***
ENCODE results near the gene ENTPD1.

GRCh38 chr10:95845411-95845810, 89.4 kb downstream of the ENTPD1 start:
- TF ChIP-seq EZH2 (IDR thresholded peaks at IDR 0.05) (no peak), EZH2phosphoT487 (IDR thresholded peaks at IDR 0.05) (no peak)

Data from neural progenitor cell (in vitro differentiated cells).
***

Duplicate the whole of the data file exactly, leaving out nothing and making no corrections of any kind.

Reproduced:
ENCODE results near the gene ENTPD1.

GRCh38 chr10:95845411-95845810, 89.4 kb downstream of the ENTPD1 start:
- TF ChIP-seq EZH2 (IDR thresholded peaks at IDR 0.05) (no peak), EZH2phosphoT487 (IDR thresholded peaks at IDR 0.05) (no peak)

Data from neural progenitor cell (in vitro differentiated cells).